Monday, November 14, 2005

Fractured Bishops

Episcopals are on the lip of the chasm. They are much like 19th Century Congregational churches here in New England. From the sweeping Unitarian movement fostered by the unassuming Federal Street Church's William Ellery Channing, many of those old-line Yankee churches split on doctrine.

Unlike Roman Catholic churches, where the Pope's kids own nearly everything, the congregations owned their churches. When the majority would vote for the progressive, Jesus-as-man, non-creedal religion, the fundies left in a huff. The common rejoiner on the way out was, "We kept the faith. They kept the silver."

Now conservative Episcopal Church U.S.A. bishops have joined with some Latino, African and Anglican bishops in driving to separate from those gay-loving, pro-same-sex marriage and civil union progressives. The festering lesions erupted two years ago when the church consecrated New Hampshire priest V. Gene Robinson as a bishop.

Note: Remember that episcopal means relating to governance by bishops. They are the decision makers in these churches.

Check the national Website or any of the state ones. You'll find nothing of this, but at their conferences and convocations, the bishops speak openly and strongly. Consider:
  1. Early this month, the Massachusetts congregations chickened out and did the political two-step. They chose not to vote on a report calling for U.S. and Canadian moratoria on same-sex blessings. They called for more study instead.
  2. In contrast the Pittsburgh, Pennsylvania, diocese reaffirmed alignment with Anglicans in opposing ordaining openly gay clergy and that moratorium. The clergy vote was 85 to 12, nine abstaining.
Last Friday, over 2,000 Episcopal and Anglican leaders in Pittsburgh preparing for next June's general convocation spoke as though the split was just a matter of time. Basically, Caribbean, African and Asian bishops and other clergy gave notice that, come June, there had to be a reversion or they were taking their bibles and going home.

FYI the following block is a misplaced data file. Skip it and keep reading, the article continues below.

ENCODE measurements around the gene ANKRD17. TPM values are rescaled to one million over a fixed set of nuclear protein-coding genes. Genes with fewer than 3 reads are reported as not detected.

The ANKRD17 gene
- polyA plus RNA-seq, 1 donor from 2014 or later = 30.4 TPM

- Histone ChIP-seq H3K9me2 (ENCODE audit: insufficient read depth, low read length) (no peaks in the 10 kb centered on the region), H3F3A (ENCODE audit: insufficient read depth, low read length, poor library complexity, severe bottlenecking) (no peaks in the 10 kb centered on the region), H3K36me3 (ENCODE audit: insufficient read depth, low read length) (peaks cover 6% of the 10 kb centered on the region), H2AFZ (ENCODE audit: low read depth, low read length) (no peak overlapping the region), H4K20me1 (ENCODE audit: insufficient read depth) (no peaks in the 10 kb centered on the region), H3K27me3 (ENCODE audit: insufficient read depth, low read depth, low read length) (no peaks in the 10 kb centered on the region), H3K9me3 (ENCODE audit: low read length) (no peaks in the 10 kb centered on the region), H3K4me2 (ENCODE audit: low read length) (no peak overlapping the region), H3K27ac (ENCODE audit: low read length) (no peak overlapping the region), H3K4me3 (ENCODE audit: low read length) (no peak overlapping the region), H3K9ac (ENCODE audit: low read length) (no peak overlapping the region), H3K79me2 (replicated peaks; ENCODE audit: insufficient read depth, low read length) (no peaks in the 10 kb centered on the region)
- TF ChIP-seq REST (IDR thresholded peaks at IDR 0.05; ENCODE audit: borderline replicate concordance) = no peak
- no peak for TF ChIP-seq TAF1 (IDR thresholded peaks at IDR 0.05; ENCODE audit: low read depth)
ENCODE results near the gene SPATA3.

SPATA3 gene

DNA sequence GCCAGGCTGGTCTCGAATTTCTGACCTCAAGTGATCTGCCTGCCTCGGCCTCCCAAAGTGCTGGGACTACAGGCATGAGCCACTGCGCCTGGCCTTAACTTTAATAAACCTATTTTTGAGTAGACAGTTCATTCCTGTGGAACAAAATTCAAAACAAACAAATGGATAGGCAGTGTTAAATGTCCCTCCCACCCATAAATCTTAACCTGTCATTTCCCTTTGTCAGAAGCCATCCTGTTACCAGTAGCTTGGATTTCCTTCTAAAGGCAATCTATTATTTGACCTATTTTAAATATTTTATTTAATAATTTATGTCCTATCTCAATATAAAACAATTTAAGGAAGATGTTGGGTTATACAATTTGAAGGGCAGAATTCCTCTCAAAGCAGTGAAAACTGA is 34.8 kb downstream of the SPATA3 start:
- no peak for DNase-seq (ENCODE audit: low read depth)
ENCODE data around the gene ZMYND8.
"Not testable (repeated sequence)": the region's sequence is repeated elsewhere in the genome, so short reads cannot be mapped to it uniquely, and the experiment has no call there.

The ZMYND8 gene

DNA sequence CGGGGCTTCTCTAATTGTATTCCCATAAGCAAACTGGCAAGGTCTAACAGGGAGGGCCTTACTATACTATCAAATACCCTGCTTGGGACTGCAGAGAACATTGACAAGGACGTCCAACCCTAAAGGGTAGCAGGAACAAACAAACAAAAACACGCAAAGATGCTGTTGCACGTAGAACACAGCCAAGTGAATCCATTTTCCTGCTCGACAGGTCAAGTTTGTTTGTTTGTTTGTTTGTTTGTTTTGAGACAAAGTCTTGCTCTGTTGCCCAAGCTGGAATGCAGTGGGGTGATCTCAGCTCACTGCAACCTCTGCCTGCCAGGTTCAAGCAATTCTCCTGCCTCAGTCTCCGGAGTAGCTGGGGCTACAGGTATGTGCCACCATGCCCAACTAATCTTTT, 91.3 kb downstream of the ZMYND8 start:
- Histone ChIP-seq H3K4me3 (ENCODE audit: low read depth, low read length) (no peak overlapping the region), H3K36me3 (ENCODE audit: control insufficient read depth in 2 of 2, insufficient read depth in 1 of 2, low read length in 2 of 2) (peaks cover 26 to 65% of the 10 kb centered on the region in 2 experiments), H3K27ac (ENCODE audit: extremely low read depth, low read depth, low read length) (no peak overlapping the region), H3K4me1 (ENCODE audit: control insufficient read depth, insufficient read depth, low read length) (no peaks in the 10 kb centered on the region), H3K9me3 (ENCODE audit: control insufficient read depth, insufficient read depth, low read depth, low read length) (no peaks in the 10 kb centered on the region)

As West Indies Primate, Archibishop Drexel Wellington Gomez put it, he demands an "adequate" response to the warnings, but does not expect it. "(G)iven our present mood, the convention will most certainly be followed by some action. We have worked too hard, too long, to leave it like that." South East Asia Primate, Archbishop Datuk Yoong Ping Chung added, "We sill stand with you as long as you remain faithful, biblical, evangelican and orthodox."

A commission from the Anglican church stirred the pot by demanding an apology for consecrating Bishop Robinson. They didn't get it.

The hard line of the fundies may be most clear in the comment of Pittsburgh Bishop Robert W. Duncan — "There's no way for these two conflicted faiths to live under the same roof."

The two sides seem to view each other as misguided, as either neo-Puritans or fallen modernists.

The inclusionary folks talk that reason stuff, but the conservatives don't seem interested. President of Progressive Episcopalians of Pittsburgh, Lionel Deimel said, "My preference is that we all stand together and work out our differences and in some cases accept our differences." On the other side, Archbishop Gomez was, how shall we put it, less concillatory. "Anglicanism is really now in a state of flux. . . . We are being forced into this by people who are teaching something new and something totally different. I put the blame squarely on their shoulders.''

So there.

4 comments:

Sportin' Life said...

Why exactly should the world be expected to take moral leadership from Nigeria?

Mass Marrier said...

Regional issues aside, this set of demands from the most conservative of the bishiops here, there and everywhere illustrate the division on these subjects. Nigerian, Canadian, U.S. or otherwise, those who want the simple answers do not seem at all flexible. Those who want to include people and evolve don't seem to make any headway with the fundies.

The inclusive Episcopals apparently have made an effort to come to an agreement, a futile and wasted effort. It seems when the fundies feel threatened in thought, emotion or creed, they take a hike. That's not terrifically ecumenical.

Uncle said...

The other half of my religious heritage is Episcopal, and this all-but-inevitable rupture troubles me more than I can say. It will take an already marginal religion one step closer to irrelevance. The conservatives seem to spit on a long and heroic tradition of standing up for basic human rights.

I think of the influential Episcopal vicar of my childhood, a lifelong leftist who put his life on the line at Selma, and I am glad he did not live to see this pitiful state of affairs in a church he loved.

Uncle said...
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